For the love of all that is binary get rid of Active X controls. The surfing has been so nice in firefox without them. No Pop ups trying to install crap. No Spyware. If I need a browser plug in I am perfectly capable of downloading it and starting the installation. I do not need automatic easy installs.

    Seriously though, I used to develop for IE, get it working then pull up Netscrap, then put in Hacks to get the page to look decent in there. Now it seems I am developing for Firefox, pull up IE and put in hacks to make it work for IE.

    The above are absolute musts for me.

    Now as far as tabs. I never under stood it. Don’t really bother me either way if it has them or not. That’s a user interface preference.

    Some of the above requests of other people though, built in search? Its there been in IE for a long time. Could be easier to configure.

    Built in Zooming? It is build into the OS to allow Zooming in Windows to every and any application even those that MS didn’t write.

    Themed Browser, Could care less but you can do it now. TweakUI download from MS will let you do it. Never will I understand why people do cutesy things to their computer. Beyond a different background that’s typically as far as I go.

    Printing, well that’s more of a blame the web developer. Not IE, IE prints as instructed to by the mark up. This I wouldn’t change. IE doesn’t have trouble cutting off and misprinting of any MS sites now does it? Developing a web page that can be printed takes some work but doable. The way IE prints, which is specifically how the mark up says it should print, is how it should also render.

    People asking for Type Ahead drop downs They are there you probably turned off that feature a long time ago, Go in and turn on auto complete. Enable the Password remembering again for the auto logins. That’s been in IE for years.

    Things that are a must to keep.

    Application Integration, needs improved for .net, hate com, this is too powerful for other developers to use and leverage in their apps.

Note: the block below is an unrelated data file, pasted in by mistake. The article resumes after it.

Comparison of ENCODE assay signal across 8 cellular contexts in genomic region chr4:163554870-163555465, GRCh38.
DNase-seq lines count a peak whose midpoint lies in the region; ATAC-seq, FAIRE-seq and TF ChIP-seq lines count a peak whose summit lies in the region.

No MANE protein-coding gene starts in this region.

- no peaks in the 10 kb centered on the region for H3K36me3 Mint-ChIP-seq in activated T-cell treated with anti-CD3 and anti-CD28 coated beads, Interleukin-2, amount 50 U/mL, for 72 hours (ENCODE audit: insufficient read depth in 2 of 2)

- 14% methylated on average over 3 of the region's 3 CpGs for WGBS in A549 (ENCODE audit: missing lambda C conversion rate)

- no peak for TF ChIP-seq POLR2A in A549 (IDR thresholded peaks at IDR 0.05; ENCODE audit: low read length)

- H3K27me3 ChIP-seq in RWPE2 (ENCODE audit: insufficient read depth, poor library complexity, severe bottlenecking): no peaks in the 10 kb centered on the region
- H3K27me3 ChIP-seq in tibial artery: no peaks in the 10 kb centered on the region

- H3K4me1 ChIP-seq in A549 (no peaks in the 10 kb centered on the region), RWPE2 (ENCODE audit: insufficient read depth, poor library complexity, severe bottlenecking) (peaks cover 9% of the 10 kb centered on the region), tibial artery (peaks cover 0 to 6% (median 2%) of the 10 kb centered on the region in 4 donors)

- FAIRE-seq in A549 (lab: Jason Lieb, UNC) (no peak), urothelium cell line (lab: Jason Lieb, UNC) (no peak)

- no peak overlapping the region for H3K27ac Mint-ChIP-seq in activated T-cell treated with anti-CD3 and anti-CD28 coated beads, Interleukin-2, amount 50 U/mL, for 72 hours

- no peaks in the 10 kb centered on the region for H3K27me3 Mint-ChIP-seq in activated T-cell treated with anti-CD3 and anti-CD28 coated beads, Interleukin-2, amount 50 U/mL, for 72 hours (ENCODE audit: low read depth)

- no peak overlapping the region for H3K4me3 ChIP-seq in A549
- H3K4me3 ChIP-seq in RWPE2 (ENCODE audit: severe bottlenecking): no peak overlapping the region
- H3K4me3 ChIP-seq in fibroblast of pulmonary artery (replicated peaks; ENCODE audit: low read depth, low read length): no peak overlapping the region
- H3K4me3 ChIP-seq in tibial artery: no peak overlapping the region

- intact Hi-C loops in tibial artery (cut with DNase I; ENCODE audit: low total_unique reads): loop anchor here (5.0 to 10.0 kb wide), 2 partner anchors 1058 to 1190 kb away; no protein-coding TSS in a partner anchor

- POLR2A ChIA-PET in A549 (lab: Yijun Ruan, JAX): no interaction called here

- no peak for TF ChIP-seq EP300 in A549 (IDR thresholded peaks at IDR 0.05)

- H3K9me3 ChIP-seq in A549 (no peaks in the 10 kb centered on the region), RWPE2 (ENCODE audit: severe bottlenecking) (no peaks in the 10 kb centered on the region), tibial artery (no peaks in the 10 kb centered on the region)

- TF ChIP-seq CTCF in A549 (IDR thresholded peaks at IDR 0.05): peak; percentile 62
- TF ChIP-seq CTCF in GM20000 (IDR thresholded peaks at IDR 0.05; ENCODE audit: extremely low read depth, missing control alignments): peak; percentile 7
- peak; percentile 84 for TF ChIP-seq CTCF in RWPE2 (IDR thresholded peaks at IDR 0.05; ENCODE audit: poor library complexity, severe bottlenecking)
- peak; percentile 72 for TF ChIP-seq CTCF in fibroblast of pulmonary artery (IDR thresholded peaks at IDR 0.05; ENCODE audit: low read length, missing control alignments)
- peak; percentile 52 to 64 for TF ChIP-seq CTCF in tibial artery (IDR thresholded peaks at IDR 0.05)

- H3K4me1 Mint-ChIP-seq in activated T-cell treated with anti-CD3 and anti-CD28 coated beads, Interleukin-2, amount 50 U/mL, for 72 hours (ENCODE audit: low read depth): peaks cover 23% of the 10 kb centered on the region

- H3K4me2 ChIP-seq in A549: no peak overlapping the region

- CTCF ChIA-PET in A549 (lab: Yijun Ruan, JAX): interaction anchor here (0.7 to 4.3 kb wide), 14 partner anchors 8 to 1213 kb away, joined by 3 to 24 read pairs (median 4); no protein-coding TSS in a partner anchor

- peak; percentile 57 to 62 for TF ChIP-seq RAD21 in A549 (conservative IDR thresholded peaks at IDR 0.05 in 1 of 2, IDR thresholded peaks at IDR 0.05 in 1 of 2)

Configurable from network policies.

    Some things that would be nice to see.

    Permanent Ban on an control that tried to load.

    Permanent ban on a url, Banner adds, I get tired of pulling up firewall config to set banner ad sites where they leach from to my black list.

    Permanent set these settings option. So when you set you home page to what you want, some JavaScript comes along to try to change it or some app installing tries to change it, it can not. You set your font sizes where you want them you lock it in, using scroll wheel can not change it on you. And most importantly the only way a favorites can be added is by clicking on the add to favorites button, sheesh, like I really need 10 different favorites links to AOL installed for me.

  38. chrisA says:

    1) Standards compliance

  39. Ralph says:

    It needs to be following the specification to a T developing for Both IE and for Firefox is a real pain in the ass.

    Tabbed browsing will win people over and would be a great feature.

    Extensions are great. The ability to have a barebones browser and customize it the way that I want without the bloat of including everything. You need to make it with a rich API and a developer center to help developers make their own. Microsoft is really good at helping developers and I can’t see you failing at that.

  40. Frank Rizzo says:

    As part of the ‘Tabs’ bandwagon, be sure to include the abiility to bookmark a set of tabs; this is very valuable when researching a topic across multiple web sites.

  41. Jeff Small says:

    Maxthon is the way that IE should be. You should be able to switch between a classic mode (current IE, no tabs, etc.) and Maxthon. Anyone I have give Maxthon to has absolutely loved it.

  42. Anonymous says:

    Security security security – including:

    Better popup support. Block all popups by default. Enble showing specific popups that were blocked (instead of the current mode of re-loading the page and loosing all the data you’ve filled in a form).

    No frame-less or toolbar-less popups.

  43. CN says:

    Another one would be RSS integration. It’s close enough to a browser to make sense. Maybe even resurrecting Active Desktop with somewhat decent performance and putting RSS feeds there?

  44. Whisky Fudge says:

    I think most of the comments here have outlined the majority of what I want in my ‘ideal’ browser. Things IE are missing at the moment that hasn’t been mentioned (I don’t think) are:

    – Password manager – If done properly very useful for those sites that require passwords but you don’t really want to remember them all (the type of sites that remember your settings and such). Personally I’m against storing your bank login details on my machine.

    – Not having IE integrated into the OS. It should be an optional component. Having to wipe a machine because IE got corrupted is a ridicules thing to have to do.

    – Support for Multiple version of IE to be installed on the same machine. As a web developer switching between machines is nothing something I should have to do yet it is something I do on a hourly basis.

    IE potentially has a lot going for it with the amount of market share it has/had. It seams stupid for MS not to be trying to keep this and keep their browser updated. It doesn’t seam to have had a major upgrade since 4/5.

    As any MS .net person will tell you write managed code you’ve got to ask why isn’t IE?